1. See the Fish Market
Bergen Fish Market has been in operation since the thirteenth century. For a long time, it has served as a meeting place for local anglers to sell their fresh catch. The indoor part of the market started in 2012 and is open all year (the outside market opens on May 1 for the late spring).

If you want to try some local delicacies, there are numerous cafés and food trucks to choose from. Simply ensure you have your own financial plan, as costs range from 130 NOK ($14 USD) for a tidbit to around 290 NOK ($30 USD) for a primary dish.
2. Visit the Sea Exhibition Hall.
Bergen has relied vigorously on sea exchange since its commencement in the eleventh century. You can spend an evening at this historical center to find out about the city’s oceanic history. The displays incorporate boats, artwork, films, antiques, unique guides, and a few guns from the eighteenth and nineteenth centuries.
3. Investigate the Greenhouse
Bergen’s Greenhouse was laid out in 1996 and covers 17 sections of land. It’s a decent spot to snatch some natural air and unwind with a book. With north of 5,000 types of plants, it’s home to Norway’s biggest assortment of roses, as well as the biggest assortment of rhododendrons in Scandinavia. There are additionally various segments, similar to the Bright Knoll (home to summer annuals), a conventional Japanese nursery, and the High Nursery, with a wide range of snow-capped plants from around the world.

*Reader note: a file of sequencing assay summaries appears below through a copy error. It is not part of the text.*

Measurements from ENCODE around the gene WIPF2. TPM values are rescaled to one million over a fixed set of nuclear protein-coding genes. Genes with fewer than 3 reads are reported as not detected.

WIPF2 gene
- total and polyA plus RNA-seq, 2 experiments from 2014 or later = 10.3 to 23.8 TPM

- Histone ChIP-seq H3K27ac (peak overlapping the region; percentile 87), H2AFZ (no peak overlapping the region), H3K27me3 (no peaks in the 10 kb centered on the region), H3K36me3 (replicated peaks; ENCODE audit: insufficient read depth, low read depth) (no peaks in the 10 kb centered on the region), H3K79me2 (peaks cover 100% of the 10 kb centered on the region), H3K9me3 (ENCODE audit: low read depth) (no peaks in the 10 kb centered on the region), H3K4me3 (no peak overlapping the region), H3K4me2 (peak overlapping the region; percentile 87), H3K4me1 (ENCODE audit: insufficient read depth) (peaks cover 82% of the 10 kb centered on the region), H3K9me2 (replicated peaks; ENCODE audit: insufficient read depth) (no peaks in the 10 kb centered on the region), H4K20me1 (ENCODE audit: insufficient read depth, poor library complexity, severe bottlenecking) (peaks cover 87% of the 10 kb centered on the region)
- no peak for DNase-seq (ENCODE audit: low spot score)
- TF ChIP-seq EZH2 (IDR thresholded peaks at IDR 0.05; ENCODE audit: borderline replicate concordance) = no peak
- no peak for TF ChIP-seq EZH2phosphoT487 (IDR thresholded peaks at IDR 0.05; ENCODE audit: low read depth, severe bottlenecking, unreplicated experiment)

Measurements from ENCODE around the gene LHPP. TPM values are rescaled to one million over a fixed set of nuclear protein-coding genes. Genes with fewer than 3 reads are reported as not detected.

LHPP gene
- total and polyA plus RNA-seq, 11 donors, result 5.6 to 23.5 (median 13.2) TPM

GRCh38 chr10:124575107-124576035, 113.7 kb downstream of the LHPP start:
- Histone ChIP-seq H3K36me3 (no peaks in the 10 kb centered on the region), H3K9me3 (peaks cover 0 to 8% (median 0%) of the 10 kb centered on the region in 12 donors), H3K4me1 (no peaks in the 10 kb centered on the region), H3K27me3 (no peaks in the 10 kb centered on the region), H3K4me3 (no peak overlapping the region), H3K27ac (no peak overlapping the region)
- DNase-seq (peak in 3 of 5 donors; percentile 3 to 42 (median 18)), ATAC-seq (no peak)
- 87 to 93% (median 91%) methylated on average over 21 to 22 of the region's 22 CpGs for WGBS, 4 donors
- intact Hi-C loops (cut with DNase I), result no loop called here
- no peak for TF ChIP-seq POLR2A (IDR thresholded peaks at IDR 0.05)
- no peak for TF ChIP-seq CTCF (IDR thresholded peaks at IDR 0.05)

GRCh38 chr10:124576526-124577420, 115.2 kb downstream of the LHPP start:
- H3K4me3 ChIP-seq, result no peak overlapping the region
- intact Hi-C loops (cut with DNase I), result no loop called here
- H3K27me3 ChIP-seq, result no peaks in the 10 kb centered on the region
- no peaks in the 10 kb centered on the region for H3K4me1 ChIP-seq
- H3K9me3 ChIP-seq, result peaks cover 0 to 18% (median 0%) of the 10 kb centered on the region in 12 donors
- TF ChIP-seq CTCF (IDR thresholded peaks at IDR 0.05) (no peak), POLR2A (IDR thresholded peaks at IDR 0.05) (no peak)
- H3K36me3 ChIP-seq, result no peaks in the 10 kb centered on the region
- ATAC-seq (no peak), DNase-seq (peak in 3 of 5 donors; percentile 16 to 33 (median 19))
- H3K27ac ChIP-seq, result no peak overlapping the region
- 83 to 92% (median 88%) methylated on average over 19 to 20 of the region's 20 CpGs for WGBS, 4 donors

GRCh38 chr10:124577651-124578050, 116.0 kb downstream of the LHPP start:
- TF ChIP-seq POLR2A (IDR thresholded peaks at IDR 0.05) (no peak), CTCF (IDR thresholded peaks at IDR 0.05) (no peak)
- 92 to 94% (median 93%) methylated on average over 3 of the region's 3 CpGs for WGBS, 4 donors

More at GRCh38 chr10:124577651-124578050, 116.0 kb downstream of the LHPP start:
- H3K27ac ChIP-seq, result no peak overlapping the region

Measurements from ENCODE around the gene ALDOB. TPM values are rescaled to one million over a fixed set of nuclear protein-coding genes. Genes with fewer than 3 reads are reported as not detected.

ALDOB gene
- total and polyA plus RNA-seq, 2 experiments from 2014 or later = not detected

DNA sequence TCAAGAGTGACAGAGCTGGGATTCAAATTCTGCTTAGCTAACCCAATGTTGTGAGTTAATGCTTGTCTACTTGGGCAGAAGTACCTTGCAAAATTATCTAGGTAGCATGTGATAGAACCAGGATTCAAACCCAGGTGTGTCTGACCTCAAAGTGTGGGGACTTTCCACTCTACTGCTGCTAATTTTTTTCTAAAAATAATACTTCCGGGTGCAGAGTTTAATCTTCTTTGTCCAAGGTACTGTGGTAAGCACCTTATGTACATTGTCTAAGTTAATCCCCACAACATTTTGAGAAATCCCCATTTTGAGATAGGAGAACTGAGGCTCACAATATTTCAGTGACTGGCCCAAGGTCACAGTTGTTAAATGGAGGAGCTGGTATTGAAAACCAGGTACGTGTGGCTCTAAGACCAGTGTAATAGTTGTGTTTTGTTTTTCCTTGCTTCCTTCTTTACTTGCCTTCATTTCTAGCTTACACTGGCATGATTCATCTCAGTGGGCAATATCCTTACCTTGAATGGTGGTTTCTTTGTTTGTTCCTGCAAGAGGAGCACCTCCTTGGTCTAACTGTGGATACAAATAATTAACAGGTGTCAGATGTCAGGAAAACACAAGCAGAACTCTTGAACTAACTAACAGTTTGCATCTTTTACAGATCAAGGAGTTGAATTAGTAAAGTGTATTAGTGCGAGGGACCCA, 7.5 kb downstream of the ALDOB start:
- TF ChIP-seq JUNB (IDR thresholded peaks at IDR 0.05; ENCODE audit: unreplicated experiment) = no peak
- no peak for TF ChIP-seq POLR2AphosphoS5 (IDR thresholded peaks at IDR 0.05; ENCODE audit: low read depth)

4. Investigate Pepperkake Byen
The Gingerbread City, open in November and December, is the world’s greatest yearly gingerbread celebration. It began in 1991 and presently incorporates more than 2,000 workers, bread cooks, organizations, and schools. It is comprised of many gingerbread houses and is made to look like a frigid, snowy evening in Bergen. Assuming you’re here during the Christmas season, don’t miss it!
5. Visit KODE
The KODE Exhibition Hall is one of the biggest in Scandinavia for music, contemporary workmanship, furniture, recordings, verifiable antiquities, and specialties. It exhibits a wide assortment of about 40,000 items that date back to the 1800s. The gallery is situated in four structures, and guests can likewise visit the homes of three well-known Norwegian authors (Edvard Grieg, Harald Sverud, and Ole Bull).

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